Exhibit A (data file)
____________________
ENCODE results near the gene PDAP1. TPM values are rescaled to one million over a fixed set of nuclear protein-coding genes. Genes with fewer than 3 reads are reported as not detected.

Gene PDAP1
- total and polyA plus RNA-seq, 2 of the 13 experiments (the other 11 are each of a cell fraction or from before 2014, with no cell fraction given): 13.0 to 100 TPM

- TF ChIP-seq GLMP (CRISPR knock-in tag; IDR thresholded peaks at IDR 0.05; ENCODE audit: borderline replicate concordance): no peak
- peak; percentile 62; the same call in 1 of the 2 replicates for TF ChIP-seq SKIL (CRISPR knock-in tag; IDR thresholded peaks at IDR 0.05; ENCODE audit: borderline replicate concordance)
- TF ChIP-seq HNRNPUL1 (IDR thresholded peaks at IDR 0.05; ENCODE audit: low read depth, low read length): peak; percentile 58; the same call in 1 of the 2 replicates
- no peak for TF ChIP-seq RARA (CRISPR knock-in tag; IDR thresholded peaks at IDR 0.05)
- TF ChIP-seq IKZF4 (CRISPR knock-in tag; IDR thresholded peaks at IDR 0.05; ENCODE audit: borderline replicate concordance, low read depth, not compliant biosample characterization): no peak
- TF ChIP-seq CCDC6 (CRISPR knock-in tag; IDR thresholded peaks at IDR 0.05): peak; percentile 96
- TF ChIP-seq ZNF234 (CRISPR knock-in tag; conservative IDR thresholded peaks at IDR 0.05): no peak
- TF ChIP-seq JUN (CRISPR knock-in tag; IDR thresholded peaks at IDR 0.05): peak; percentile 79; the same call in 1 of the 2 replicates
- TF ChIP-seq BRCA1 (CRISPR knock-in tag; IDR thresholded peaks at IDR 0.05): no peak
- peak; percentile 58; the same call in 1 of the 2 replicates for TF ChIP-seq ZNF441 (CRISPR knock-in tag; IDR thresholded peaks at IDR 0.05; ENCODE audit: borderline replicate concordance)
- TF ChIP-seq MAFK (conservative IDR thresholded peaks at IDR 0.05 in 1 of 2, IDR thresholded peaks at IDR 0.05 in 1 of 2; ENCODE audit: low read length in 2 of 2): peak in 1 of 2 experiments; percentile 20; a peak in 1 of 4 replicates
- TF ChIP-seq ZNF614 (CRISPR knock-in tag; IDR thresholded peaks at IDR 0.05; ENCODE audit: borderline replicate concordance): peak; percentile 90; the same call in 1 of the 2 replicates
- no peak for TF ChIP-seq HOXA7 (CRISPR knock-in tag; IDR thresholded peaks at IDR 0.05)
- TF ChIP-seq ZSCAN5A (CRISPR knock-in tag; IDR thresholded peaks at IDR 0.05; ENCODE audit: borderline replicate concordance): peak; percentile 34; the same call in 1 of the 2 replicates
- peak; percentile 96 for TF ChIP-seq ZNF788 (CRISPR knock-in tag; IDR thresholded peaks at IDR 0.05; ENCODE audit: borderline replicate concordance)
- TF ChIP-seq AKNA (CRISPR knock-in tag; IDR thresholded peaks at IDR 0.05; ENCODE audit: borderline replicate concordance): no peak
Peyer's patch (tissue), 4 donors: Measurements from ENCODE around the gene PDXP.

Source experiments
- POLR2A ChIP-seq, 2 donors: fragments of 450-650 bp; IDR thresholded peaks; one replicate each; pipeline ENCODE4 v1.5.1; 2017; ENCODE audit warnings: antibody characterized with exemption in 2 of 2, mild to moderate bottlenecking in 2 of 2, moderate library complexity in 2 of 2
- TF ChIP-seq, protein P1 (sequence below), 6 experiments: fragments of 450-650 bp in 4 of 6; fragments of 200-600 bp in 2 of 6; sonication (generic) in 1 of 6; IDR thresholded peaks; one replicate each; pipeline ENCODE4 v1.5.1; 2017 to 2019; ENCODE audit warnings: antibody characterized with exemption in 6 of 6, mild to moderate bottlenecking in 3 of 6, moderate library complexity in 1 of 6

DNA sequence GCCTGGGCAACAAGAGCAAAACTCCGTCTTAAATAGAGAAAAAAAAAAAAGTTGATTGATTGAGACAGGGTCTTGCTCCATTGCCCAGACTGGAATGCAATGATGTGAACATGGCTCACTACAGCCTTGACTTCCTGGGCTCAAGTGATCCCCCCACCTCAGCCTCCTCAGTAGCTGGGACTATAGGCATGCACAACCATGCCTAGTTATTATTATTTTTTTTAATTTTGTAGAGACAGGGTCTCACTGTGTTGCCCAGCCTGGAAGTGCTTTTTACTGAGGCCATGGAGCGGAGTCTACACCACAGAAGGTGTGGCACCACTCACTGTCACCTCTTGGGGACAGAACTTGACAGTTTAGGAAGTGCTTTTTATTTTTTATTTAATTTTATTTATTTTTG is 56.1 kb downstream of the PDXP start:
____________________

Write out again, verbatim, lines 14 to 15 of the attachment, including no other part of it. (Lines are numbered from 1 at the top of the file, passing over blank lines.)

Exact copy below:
- TF ChIP-seq MAFK (conservative IDR thresholded peaks at IDR 0.05 in 1 of 2, IDR thresholded peaks at IDR 0.05 in 1 of 2; ENCODE audit: low read length in 2 of 2): peak in 1 of 2 experiments; percentile 20; a peak in 1 of 4 replicates
- TF ChIP-seq ZNF614 (CRISPR knock-in tag; IDR thresholded peaks at IDR 0.05; ENCODE audit: borderline replicate concordance): peak; percentile 90; the same call in 1 of the 2 replicates